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U.N. agrees on mercury pollution measures

Published By United Press International
GENEVA, Switzerland, Jan. 21 (UPI) -- More than 140 countries have agreed on a set of legally binding measures to curb mercury pollution worldwide, the United Nations says.

Meeting in Geneva, Switzerland, delegates approved a convention to regulate the use of the highly toxic metal in order to reduce its release into the environment.

The Minamata Convention, named for the Japanese town that experienced one of the world's worst cases of mercury poisoning in the 1950s, will be presented to be signed by nations at a diplomatic conference later this year, the BBC reported Monday.

Negotiations on the new measures often lasted through the night, officials said.

"After complex and often all-night sessions here in Geneva, nations have today laid the foundations for a global response to a pollutant whose notoriety has been recognized for well over a century," U.N. Environment Program executive director Achim Steiner said.

Mercury is highly toxic to humans and can have severe neurological effects.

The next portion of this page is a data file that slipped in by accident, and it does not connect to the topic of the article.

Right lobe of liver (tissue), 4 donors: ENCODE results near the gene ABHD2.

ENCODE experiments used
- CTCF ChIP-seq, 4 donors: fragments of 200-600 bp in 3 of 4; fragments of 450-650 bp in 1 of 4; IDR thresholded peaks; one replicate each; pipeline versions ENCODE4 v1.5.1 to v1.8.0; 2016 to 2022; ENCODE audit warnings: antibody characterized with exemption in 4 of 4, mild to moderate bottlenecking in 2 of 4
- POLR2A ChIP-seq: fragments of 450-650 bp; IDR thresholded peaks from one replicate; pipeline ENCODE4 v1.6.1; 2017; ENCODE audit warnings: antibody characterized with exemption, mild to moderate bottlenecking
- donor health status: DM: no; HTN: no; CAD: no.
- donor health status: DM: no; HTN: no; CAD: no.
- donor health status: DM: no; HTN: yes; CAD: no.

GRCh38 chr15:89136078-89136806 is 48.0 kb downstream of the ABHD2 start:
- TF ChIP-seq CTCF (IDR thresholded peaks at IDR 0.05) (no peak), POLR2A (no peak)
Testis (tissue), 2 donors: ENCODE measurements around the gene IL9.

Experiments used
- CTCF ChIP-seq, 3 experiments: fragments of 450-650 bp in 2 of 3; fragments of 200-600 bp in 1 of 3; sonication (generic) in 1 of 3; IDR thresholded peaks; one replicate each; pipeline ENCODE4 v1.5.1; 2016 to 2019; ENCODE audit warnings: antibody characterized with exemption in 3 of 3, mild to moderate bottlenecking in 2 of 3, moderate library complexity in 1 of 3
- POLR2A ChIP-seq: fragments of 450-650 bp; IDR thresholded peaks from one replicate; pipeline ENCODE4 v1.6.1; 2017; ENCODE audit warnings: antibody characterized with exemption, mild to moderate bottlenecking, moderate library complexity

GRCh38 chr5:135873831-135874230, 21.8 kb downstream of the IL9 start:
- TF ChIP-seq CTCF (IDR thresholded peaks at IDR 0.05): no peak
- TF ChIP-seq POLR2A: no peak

The Minimata Convention will regulate the supply of and trade in mercury, the use of mercury in products and industrial processes, and will put in place measure to reduce emissions of mercury into the environment, U.N. officials said.
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Tour de France concludes in Paris
Race winner Bradley Wiggins of Great Britain (C) stands between second place finisher Christopher Froome of Great Britain (L) and third place finisher Vincenzo Nibali of Italy on the presentation podium following the final stage of the Tour de France in Paris on July 22, 2012. Wiggins of Great Britain became that country's first ever overall winner of the Tour de France. UPI/David Silpa